Sugar is being demonized because it’s a pleasure. Sugary foods and drinks taste good, and many prefer a sugary snack over a healthy alternative. But demonizing it leads to two results:

  1. We may attempt to cut out sugar entirely from our diet.
  2. We will want more of it, and may find it hard to resist.

By completely removing sugar from our diet, we are opening ourselves up to a world of health issues and lack of energy. Our bodies need sugar to function. And our brains use sugar as well, specifically glucose. Glucose is used by every cell in the body to generate energy, and helps fuel the brain. A little bit of sugar, if it’s the right kind, can help your brain perform to its best ability.

Ditching sugar can:

  • destroy metabolism
  • lead to a weakened immune system,
  • lead to poor digestion,
  • impaired sexual/reproductive function,
  • accelerated aging.

Through the inability to resist sweets, we are now risking giving the body too much sugar, which will wind up becoming stored fat and LDL Cholesterol.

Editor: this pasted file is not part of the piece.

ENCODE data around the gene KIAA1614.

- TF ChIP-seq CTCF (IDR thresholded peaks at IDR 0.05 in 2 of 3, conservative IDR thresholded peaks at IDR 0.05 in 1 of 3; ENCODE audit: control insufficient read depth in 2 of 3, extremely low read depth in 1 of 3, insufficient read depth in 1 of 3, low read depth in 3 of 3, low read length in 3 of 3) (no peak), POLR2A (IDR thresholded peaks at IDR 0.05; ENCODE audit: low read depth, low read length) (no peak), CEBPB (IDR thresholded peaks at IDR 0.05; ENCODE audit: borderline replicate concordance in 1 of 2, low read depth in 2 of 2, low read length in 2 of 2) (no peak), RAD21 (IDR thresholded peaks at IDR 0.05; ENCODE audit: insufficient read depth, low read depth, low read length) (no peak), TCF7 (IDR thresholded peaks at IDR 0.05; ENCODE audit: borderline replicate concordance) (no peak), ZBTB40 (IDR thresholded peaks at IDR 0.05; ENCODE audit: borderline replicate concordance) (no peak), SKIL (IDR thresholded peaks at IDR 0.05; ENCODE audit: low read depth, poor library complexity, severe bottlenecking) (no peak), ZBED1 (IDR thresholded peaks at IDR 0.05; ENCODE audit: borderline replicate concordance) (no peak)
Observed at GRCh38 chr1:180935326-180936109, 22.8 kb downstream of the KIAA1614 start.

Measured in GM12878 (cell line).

Sugar alone isn’t bad. But too much is. A proper diet, consisting primarily of naturally occurring sugars, will provide the body with the right amount of sugars. Each individuals body requires different amounts, based on their lifestyle. The more active the lifestyle, the more sugars will be required by the body for fuel.

Aside from focusing on consuming natural sugars and avoiding added and processed sugars, you also want to include carbohydrates in your diet. Your body should only get roughly 25-30% of it’s sugar (glucose) from straight sugars. The rest comes from carbohydrates, which break down to glucose.